June 9, 2010 - Conferences in Sweden and Denmark Start Next Week, Digital Audio CD Released, New Tutorial and Journal
Table of Contents
AES 38th International Conference, 2010
The conference focuses on the perceptual evaluation of sound quality. This is a complex field that involves a number of diverse disciplines including engineering, psychology, statistics, aesthetics, and language. Classical psychoacoustics has tended to concentrate on studying relatively simple stimuli and their auditory response, whereas sound quality evaluation requires methods that connect more directly with everyday listening experience, perhaps using real-world program material and contexts. Increasingly, attempts are being made to emulate the human perception of sound quality using computational models.
As part of the conference two workshops sessions are being organized to allow for demonstration and interaction with presenters. These sessions aim to bring an air of informality to the event and allow presenters to share the latest methods and approaches for open discussion. To learn more about these sessions please click here.
Advance registration will be open until 10 June 1800 GMT so check the website for details and make your travel arrangements before it's too late!
AES 39th International Conference, 2010
If you have any interest in current practices or future directions in audio forensics...if you are considering audio forensics as a career....or if you want to enhance your career development: the AES 39th International Conference in Denmark is definitely the event to attend.
The technical program is very exciting, covering speech, authentication, gunshot analysis, laboratory reviews, etc., as well as tutorials and workshops. Furthermore, the program and participants are truly international, with presentations from 11 different countries. The papers (21 in total) have been selected by Alan Cooper of the Metropolitan Police UK, and Durand Begault, Audio Forensic Center, SF, US. The paper presentations are relevant to both researchers and to audio forensic professionals, and are grouped in the sessions: "Authentication", "Speech and Forensics - Voice Identification", "Speech and Forensics - Automated Systems", "Enhancement of Noisy Recordings", "Acoustical Forensics", "Laboratory Procedures", and "Speech Quality and Intelligibility Assessment". Two important tutorials that address cutting-edge techniques in the field are presented by Geoffrey Stewart Morrison of Australian National University and members of the SWGDE (Scientific Workgroup on Digital Evidence) based in the US. Workshops on practical issues are organized by Gordon Reid of Cedar Audio UK, and Catalin Grigoras of Forensic Science Center, Romania. In addition, companies specializing in audio forensic hardware and software, as well as educational institutions, are exhibiting. It all takes place at an intimate, comfortable venue in beautiful surroundings (just a short distance from the magical city of Copenhagen) that provides the perfect facilities for a highly productive and unforgettable conference.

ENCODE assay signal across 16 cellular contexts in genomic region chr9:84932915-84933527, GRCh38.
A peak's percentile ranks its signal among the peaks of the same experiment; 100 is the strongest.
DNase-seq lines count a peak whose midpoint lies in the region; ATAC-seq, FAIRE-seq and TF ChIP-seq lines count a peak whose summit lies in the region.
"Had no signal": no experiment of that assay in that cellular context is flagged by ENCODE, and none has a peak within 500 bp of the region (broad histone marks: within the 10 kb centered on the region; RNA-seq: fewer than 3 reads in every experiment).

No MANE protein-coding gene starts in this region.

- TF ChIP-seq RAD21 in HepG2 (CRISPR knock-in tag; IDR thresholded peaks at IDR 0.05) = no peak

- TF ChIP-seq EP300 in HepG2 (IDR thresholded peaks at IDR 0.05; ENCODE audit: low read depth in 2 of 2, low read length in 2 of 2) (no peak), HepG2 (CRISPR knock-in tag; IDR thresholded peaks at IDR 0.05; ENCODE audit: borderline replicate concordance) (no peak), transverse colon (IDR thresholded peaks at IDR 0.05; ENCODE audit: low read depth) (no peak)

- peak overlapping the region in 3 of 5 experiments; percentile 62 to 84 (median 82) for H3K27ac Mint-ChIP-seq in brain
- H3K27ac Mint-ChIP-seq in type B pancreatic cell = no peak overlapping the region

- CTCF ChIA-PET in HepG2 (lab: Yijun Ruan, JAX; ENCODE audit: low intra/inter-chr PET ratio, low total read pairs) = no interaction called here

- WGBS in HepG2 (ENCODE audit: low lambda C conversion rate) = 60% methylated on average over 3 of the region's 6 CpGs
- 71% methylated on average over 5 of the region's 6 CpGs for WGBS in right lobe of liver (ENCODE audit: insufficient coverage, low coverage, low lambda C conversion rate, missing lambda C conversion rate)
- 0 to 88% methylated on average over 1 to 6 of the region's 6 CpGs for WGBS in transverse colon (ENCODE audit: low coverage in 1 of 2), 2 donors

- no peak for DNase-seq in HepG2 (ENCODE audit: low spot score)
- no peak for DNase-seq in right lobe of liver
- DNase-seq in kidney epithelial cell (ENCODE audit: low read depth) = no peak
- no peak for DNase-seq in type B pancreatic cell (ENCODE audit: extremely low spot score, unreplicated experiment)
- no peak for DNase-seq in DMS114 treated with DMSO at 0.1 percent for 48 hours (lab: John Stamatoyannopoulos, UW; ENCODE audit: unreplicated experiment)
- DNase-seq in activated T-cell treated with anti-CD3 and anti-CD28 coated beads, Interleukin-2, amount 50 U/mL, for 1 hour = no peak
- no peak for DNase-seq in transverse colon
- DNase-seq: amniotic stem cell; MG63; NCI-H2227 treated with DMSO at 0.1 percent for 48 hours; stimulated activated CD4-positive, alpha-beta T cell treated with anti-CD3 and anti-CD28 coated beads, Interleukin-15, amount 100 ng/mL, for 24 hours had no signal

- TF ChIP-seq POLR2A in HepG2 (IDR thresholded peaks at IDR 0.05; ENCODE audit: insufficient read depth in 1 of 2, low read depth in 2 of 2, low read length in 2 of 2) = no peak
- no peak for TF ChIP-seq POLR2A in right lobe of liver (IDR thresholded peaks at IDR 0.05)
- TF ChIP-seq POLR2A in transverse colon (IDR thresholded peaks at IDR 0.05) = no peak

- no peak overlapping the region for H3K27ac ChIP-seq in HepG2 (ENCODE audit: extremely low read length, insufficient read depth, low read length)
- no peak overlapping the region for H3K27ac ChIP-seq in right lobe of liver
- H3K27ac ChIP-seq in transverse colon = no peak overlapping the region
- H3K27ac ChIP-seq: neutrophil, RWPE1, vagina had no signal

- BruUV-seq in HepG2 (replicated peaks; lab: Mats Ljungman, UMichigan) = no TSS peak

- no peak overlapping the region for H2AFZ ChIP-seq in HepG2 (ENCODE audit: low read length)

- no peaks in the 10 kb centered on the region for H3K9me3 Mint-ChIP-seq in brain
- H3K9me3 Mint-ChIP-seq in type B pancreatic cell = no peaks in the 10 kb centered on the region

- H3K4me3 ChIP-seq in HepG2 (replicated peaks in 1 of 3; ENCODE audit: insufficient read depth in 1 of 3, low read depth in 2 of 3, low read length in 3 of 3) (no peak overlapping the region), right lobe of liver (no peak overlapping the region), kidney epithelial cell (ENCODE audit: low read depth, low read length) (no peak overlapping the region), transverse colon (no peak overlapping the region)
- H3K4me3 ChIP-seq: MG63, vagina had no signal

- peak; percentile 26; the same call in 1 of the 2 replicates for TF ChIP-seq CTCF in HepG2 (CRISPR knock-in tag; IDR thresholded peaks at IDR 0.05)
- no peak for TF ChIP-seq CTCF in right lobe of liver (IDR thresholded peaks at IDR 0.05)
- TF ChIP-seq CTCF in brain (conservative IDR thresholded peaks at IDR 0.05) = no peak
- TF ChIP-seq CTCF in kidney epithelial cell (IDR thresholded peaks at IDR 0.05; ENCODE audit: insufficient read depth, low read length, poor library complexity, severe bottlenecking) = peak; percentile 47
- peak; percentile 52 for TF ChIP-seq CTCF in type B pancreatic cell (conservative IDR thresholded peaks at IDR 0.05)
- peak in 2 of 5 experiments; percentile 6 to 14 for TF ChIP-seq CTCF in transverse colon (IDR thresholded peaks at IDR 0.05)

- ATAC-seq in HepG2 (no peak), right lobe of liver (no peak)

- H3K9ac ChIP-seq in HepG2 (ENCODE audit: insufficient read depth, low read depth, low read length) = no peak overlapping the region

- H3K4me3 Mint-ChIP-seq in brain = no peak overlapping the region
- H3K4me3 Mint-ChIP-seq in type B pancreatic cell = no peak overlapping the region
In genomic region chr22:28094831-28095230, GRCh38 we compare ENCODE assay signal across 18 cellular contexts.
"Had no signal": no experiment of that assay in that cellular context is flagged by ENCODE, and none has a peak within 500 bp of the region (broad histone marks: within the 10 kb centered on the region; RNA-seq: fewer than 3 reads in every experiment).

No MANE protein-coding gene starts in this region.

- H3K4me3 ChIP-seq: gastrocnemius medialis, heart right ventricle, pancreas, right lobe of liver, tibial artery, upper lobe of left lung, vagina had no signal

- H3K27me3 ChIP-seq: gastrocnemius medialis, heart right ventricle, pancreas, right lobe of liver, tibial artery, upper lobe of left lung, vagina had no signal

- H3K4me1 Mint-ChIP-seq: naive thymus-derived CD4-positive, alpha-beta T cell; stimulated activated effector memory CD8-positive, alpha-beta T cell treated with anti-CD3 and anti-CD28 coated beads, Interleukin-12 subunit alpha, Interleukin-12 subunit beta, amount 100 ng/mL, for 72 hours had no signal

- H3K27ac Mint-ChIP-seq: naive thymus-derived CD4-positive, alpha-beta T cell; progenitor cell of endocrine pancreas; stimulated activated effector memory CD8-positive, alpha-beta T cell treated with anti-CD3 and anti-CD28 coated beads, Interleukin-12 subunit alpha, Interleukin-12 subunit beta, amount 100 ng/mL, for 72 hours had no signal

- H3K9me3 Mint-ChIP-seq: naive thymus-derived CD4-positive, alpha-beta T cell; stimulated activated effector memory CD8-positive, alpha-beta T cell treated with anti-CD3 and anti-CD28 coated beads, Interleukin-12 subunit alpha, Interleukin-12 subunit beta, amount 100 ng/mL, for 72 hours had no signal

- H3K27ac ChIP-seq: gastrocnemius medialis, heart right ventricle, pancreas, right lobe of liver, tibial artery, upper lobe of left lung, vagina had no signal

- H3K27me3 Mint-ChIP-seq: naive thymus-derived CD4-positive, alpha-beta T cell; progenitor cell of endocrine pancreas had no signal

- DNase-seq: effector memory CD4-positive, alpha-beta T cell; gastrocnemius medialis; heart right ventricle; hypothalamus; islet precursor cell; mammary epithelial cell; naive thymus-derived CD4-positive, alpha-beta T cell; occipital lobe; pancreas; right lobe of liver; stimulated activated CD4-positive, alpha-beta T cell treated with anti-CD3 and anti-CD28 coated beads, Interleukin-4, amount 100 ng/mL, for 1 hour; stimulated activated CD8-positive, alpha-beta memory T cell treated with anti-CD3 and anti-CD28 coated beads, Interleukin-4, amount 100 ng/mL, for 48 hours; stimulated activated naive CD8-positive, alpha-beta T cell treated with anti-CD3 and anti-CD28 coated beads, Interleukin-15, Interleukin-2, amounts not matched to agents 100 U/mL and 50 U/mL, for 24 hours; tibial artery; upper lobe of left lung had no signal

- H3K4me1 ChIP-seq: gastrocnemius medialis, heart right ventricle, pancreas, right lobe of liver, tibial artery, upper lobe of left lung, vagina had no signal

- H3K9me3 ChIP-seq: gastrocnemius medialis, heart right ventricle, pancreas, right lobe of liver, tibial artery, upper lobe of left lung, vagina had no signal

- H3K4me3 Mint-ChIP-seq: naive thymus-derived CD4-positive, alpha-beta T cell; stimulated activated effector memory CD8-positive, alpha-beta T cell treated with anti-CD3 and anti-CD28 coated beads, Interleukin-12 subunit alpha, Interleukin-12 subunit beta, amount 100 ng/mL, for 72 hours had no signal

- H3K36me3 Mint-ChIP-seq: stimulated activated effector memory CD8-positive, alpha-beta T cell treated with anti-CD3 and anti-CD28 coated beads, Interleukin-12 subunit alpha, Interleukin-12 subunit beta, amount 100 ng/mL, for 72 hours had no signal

This new educational CD, produced by the AES Technical Committee on Signal Processing (TC_SP), is intended primarily to address issues relevant to digital signal processing algorithm designers and implementers.
Digital audio systems have obviously become ubiquitous in recent years, due in large part to the ingenuity and effort of Audio Engineering Society members. The maturity of the digital audio signal processing field can present a serious challenge for new students, researchers, software engineers, product testers, and other newcomers who must try to understand the relevance and relative importance of various signal processing parameters without being able to hear and see the details and effects: simply reading a written description is not the best way to learn and understand audio processing issues.
Since a typical characteristic of audio digital signal processing algorithms is the need for sustained, uninterrupted processing, even a single sample dropout or parameter update error can result in an audible artifact. Detecting, diagnosing, and correcting this sort of implementation error often requires experience listening for the defects, and examples of this type are included on this CD. The examples on this disc are intended to demonstrate a variety of the effects, both good and bad, that digital audio signal processing engineers are likely to come across in their work.
The latest in our series of online tutorials is now available at http://www.aes.org/tutorials/
Binaural Audio Technology—History, Current Practice, and
These tutorials are only available for viewing online and are not currently available to download for offline viewing. The AES is grateful to Michael Williams for his work in post-producing these tutorials so that they can be made available to its members.
You can view a trailer of this presentation on YouTube.
Francis Rumsey, Online Tutorials Project Manager
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